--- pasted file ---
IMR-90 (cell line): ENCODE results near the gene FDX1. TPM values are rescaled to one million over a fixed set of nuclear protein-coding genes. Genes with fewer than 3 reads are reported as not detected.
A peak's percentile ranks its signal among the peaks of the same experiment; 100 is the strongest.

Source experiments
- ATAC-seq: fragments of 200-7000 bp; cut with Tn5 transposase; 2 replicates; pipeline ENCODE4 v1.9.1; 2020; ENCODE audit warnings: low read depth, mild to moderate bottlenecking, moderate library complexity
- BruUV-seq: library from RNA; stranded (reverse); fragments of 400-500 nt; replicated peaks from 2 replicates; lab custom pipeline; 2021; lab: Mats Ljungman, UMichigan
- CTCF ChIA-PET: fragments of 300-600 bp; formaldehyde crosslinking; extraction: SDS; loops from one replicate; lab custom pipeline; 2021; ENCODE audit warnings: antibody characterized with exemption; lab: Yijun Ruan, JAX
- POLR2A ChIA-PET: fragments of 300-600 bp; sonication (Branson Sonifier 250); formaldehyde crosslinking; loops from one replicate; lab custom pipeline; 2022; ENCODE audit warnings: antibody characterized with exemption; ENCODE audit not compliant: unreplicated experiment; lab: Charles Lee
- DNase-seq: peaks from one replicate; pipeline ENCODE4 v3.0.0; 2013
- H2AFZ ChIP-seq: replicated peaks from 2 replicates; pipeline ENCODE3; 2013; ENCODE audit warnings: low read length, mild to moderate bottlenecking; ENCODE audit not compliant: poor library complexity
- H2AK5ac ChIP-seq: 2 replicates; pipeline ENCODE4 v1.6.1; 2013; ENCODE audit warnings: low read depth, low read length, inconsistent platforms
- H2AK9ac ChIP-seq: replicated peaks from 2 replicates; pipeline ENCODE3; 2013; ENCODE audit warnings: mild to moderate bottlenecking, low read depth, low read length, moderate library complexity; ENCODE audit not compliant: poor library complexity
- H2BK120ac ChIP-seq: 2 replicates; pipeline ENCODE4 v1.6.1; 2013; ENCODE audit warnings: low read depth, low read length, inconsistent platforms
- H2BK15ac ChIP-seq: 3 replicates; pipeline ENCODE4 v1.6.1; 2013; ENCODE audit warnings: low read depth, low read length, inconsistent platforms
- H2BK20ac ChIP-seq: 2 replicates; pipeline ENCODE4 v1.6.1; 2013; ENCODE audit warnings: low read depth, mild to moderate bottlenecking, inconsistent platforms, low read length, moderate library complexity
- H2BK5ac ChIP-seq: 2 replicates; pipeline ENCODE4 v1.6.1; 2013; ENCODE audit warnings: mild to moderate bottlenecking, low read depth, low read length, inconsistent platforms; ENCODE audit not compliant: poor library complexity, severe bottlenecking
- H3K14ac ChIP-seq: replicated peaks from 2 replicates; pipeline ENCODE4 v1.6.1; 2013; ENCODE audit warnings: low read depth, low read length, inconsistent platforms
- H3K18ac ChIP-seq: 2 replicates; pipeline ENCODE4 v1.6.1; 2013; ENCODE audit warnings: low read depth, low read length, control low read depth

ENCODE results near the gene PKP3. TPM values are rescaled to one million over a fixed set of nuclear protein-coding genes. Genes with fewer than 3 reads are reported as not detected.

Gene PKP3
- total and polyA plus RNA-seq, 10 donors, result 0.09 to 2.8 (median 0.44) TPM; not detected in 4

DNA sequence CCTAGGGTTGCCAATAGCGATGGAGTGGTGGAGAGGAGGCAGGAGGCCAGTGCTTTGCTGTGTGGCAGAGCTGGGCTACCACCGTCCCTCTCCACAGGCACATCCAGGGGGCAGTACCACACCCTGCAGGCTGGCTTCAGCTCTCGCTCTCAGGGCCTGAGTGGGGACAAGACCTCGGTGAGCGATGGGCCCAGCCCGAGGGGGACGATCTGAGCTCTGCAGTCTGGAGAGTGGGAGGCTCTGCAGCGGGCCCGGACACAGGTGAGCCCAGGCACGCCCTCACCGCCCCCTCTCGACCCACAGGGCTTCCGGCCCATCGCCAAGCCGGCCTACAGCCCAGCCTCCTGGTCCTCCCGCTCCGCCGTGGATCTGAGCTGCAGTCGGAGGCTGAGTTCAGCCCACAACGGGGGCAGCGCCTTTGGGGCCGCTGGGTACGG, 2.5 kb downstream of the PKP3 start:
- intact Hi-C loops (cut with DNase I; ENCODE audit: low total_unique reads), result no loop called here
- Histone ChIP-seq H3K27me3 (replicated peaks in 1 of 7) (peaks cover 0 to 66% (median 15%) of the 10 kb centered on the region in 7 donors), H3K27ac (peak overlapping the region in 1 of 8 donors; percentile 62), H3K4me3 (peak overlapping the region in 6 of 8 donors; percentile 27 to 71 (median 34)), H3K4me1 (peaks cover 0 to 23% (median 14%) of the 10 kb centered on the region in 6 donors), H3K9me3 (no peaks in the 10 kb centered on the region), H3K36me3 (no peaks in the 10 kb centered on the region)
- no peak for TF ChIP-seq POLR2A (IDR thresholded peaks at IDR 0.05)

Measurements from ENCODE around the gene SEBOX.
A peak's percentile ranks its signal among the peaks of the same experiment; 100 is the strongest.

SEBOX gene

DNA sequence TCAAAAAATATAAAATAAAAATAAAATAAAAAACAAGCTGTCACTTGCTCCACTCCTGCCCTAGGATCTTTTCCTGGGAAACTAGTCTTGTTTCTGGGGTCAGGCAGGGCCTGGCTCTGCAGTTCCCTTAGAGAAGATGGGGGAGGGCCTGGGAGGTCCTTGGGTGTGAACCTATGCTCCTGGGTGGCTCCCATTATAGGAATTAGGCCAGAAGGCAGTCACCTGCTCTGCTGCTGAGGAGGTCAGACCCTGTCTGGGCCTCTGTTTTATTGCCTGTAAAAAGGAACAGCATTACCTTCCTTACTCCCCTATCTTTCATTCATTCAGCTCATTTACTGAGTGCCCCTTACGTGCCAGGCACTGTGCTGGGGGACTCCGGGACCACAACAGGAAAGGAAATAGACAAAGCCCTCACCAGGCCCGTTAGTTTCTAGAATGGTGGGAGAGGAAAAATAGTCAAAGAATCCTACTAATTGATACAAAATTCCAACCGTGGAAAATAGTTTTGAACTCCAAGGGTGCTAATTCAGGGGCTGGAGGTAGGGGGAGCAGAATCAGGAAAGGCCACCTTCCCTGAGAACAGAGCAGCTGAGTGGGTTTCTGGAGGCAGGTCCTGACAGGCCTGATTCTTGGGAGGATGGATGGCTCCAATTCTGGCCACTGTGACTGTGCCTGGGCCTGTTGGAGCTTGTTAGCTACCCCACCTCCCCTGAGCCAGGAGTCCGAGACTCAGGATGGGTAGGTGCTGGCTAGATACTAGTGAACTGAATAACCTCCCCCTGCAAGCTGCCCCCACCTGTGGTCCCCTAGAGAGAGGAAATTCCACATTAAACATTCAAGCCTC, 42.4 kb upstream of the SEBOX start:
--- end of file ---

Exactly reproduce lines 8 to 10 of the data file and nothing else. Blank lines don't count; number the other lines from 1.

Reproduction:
- DNase-seq: peaks from one replicate; pipeline ENCODE4 v3.0.0; 2013
- H2AFZ ChIP-seq: replicated peaks from 2 replicates; pipeline ENCODE3; 2013; ENCODE audit warnings: low read length, mild to moderate bottlenecking; ENCODE audit not compliant: poor library complexity
- H2AK5ac ChIP-seq: 2 replicates; pipeline ENCODE4 v1.6.1; 2013; ENCODE audit warnings: low read depth, low read length, inconsistent platforms